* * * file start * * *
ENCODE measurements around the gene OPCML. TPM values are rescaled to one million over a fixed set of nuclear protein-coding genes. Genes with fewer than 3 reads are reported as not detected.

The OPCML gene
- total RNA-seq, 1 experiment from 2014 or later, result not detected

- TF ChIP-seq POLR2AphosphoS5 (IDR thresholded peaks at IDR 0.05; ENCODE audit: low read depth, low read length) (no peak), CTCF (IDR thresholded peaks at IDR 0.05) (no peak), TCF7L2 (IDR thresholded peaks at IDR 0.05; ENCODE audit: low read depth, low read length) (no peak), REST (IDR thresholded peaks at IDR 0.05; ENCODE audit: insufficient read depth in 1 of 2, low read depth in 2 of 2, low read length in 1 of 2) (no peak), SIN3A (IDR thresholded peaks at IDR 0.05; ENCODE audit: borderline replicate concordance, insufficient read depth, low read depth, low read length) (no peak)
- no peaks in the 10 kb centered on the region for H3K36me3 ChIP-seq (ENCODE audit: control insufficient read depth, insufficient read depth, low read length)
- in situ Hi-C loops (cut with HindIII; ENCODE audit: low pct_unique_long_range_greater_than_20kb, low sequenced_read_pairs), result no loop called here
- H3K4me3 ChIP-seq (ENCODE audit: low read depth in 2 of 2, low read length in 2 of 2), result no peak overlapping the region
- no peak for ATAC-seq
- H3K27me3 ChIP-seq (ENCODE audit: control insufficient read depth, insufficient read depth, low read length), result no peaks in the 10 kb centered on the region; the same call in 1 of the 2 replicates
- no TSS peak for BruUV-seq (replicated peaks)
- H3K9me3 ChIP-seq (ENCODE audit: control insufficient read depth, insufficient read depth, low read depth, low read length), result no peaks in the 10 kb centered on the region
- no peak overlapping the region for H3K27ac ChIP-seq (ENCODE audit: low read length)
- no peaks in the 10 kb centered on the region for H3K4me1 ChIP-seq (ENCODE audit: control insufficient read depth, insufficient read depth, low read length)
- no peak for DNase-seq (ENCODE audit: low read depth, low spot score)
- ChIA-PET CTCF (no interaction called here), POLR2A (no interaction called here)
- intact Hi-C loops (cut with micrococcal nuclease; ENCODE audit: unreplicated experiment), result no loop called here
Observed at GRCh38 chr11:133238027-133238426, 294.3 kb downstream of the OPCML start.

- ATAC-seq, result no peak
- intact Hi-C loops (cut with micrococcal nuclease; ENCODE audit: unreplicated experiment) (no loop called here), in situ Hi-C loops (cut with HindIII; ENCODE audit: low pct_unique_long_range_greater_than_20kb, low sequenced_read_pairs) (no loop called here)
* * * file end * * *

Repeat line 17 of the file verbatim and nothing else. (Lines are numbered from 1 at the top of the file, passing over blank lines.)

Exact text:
Observed at GRCh38 chr11:133238027-133238426, 294.3 kb downstream of the OPCML start.